There’s a huge difference between shipping a product, soft launching, and launching. And there’s no rule that says you can only launch once.
It took a fair amount of effort for me to divorce these ideas in my own mind. The novice mindset of “if you build it, they will come” is still one of those pervasive attitudes that prevents us from being successful. And yet as developers it’s so natural to labor over our project and then, upon shipping it, think to ourselves “I’m finally done!”
I love the soft launch. It’s like a waypoint between shipping and launching. It helps me get out of my engineering mindset. Soft launching reminds me: “your code still has a ton of undiscovered bugs”. Soft launching shows me code paths I didn’t anticipate.
Showing my project to an audience for the first time is that precious moment when your labor of love meets the ruthlessness of the market. It is a glorious thing to behold.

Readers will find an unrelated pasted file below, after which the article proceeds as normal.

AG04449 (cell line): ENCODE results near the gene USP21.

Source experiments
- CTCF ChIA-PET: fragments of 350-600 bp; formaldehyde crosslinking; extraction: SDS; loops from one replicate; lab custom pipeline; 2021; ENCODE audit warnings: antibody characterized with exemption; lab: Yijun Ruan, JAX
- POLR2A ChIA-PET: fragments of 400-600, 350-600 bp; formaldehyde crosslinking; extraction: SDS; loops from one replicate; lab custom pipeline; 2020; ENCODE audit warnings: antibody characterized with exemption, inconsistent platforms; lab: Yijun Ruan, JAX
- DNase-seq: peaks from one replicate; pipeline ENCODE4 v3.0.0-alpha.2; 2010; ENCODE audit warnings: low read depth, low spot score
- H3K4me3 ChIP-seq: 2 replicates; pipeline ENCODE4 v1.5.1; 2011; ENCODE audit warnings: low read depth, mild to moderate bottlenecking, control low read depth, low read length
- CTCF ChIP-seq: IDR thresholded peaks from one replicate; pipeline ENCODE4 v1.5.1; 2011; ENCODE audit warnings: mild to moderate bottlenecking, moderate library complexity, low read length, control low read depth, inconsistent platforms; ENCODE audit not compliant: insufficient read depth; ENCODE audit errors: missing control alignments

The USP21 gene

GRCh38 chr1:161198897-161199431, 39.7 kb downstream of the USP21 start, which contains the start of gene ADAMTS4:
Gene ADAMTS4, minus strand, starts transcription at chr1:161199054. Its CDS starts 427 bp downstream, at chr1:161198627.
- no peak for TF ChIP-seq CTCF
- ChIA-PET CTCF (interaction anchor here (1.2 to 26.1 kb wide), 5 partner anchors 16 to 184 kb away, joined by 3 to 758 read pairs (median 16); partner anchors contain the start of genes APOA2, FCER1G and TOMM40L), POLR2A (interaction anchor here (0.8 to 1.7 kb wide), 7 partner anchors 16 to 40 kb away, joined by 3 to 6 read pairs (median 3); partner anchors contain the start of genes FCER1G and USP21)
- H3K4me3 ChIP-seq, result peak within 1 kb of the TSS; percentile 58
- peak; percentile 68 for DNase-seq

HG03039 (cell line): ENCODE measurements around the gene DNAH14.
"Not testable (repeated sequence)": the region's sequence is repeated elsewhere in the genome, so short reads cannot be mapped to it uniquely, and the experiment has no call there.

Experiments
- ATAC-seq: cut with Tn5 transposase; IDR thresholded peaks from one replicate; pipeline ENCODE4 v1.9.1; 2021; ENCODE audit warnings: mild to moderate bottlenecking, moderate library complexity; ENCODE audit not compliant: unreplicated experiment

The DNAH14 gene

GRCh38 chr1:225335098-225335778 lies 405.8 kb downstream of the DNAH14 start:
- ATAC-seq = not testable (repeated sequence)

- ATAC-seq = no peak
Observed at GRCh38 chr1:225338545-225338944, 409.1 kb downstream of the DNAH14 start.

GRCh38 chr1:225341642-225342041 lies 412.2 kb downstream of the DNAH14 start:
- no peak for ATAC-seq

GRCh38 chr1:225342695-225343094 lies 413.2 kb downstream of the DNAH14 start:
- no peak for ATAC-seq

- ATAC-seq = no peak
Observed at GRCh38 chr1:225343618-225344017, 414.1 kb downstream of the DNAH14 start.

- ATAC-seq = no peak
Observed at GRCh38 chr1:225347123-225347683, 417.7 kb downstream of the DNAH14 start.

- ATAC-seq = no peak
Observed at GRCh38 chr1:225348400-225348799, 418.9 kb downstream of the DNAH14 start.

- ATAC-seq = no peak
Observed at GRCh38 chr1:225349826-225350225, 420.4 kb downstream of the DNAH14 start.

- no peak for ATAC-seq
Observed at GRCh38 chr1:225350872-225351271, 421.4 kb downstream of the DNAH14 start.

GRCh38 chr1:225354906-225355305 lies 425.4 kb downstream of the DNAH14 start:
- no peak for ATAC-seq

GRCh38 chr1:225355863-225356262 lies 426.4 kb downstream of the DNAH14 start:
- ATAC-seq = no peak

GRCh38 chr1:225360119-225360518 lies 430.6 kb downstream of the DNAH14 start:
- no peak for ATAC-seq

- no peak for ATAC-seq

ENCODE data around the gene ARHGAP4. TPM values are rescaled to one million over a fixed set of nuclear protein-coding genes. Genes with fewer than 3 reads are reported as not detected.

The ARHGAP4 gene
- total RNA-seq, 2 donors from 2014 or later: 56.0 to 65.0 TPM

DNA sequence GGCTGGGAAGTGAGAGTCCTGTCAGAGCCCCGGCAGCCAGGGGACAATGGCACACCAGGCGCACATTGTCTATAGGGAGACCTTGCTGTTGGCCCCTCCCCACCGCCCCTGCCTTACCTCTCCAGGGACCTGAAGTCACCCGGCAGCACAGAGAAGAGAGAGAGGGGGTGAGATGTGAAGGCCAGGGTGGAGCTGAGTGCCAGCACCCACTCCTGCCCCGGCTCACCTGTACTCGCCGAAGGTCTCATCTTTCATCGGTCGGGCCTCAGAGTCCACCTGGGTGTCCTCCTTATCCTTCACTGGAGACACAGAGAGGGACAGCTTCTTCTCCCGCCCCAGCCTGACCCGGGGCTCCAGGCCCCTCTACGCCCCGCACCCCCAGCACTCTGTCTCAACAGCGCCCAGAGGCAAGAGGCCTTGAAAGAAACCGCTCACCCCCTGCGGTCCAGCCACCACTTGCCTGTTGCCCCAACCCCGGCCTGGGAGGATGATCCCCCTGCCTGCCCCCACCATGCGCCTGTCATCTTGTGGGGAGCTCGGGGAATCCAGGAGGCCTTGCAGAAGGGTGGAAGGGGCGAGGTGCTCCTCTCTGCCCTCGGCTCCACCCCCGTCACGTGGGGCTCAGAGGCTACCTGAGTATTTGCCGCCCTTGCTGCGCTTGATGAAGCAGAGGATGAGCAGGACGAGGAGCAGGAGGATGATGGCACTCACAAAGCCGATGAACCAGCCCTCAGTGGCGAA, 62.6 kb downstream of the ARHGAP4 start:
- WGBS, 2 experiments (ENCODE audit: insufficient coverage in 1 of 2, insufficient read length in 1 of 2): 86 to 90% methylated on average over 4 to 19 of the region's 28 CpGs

And then, days or weeks later, the launch. Whether you’re posting on Product Hunt or you’re unleashing a press embargo, launching is an event. It’s an investment, it usually takes planning and coordination, and it is often a chance to rally the team’s morale around the fact that “we did it!”.
And what happens when the launch doesn’t go as expected? Will your brand be forever tarnished? Will your audience conclude that you’re a clown and not want to buy your products?
Unless you’re a Fortune 500, probably not. And in fact, you should just launch again.
Sometimes it feels strange to launch a product more than once. We think our audience will get tired of hearing about us. We anticipate that they’ll be confused: “wait, didn’t this already launch?” We worry that we’ll seem desperate. And so on.
But we need to remember that the world is absolutely gargantuan. There are so many people that still haven’t even heard about you. So even though your message is new to some people, for the vast majority of prospective customers, you are brand new.
Every time you launch, even the same messaging and feature set, there are people who are hearing about you for the first time. That first impression.